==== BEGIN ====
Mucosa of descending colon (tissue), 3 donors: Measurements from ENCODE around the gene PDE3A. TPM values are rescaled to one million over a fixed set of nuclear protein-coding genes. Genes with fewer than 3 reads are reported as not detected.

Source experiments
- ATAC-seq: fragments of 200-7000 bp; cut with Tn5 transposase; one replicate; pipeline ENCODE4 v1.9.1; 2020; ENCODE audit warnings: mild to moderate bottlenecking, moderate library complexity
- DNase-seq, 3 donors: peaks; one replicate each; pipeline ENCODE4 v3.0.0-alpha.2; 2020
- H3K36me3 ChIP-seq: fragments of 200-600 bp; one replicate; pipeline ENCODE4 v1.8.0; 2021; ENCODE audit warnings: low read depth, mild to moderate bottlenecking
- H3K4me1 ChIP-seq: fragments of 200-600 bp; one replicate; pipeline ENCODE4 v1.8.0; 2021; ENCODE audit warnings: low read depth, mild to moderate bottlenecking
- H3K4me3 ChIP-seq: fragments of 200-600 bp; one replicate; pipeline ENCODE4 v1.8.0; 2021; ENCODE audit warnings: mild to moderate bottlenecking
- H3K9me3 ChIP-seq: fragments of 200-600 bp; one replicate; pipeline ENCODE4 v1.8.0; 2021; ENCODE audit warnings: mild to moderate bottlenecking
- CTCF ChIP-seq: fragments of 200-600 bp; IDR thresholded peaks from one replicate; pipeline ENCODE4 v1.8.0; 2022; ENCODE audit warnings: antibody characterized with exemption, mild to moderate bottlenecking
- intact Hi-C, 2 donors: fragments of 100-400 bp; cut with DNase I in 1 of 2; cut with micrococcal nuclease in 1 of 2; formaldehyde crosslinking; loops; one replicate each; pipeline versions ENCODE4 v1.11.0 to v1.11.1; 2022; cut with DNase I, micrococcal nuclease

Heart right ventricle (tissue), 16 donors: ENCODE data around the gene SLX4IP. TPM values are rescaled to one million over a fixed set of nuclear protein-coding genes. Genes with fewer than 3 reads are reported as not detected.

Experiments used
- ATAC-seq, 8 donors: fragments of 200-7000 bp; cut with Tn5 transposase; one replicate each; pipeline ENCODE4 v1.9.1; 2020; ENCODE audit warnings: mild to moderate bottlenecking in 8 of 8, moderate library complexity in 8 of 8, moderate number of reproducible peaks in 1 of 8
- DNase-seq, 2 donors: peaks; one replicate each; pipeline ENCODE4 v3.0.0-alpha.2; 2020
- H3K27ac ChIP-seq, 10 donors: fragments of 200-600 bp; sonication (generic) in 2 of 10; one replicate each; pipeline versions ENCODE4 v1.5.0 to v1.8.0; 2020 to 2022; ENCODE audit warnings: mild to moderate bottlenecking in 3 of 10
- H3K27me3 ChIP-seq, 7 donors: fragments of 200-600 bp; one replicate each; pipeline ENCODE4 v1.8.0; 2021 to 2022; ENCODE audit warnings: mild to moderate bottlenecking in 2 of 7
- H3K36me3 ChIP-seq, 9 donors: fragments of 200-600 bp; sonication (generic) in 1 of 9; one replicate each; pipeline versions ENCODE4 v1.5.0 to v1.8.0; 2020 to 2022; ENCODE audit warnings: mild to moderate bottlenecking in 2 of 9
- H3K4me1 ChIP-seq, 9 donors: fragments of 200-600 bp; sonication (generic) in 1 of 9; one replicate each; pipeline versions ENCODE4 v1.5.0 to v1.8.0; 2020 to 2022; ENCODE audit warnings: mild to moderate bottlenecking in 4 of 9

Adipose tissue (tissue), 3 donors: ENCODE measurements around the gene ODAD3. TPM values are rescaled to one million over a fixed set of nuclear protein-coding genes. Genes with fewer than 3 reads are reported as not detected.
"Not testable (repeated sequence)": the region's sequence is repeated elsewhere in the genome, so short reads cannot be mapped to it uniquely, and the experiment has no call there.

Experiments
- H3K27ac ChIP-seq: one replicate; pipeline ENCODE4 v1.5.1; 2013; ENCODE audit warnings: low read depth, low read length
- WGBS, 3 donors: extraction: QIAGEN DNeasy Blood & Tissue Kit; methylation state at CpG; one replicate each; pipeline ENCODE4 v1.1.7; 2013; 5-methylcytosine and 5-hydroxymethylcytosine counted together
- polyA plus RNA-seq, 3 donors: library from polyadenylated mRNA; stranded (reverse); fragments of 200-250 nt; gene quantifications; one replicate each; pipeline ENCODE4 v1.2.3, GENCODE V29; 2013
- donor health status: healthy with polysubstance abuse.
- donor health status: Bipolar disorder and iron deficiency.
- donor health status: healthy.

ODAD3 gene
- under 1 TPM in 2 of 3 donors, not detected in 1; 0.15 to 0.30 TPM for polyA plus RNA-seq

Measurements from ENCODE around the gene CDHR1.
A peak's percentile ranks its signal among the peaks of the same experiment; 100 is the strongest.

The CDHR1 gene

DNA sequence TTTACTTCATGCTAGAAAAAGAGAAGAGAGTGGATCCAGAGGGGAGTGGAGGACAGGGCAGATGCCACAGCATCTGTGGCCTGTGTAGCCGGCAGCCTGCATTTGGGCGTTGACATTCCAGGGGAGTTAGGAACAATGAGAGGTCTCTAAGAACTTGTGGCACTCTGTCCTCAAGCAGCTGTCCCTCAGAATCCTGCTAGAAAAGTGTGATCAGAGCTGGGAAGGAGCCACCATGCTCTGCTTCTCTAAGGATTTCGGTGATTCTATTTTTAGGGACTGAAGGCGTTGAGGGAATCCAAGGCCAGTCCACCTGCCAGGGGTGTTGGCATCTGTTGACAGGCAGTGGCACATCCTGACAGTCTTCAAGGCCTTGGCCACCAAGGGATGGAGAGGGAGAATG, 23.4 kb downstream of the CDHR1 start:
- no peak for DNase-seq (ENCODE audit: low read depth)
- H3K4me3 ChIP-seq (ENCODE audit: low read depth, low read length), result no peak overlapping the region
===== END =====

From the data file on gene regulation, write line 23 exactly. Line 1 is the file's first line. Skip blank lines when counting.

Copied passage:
- WGBS, 3 donors: extraction: QIAGEN DNeasy Blood & Tissue Kit; methylation state at CpG; one replicate each; pipeline ENCODE4 v1.1.7; 2013; 5-methylcytosine and 5-hydroxymethylcytosine counted together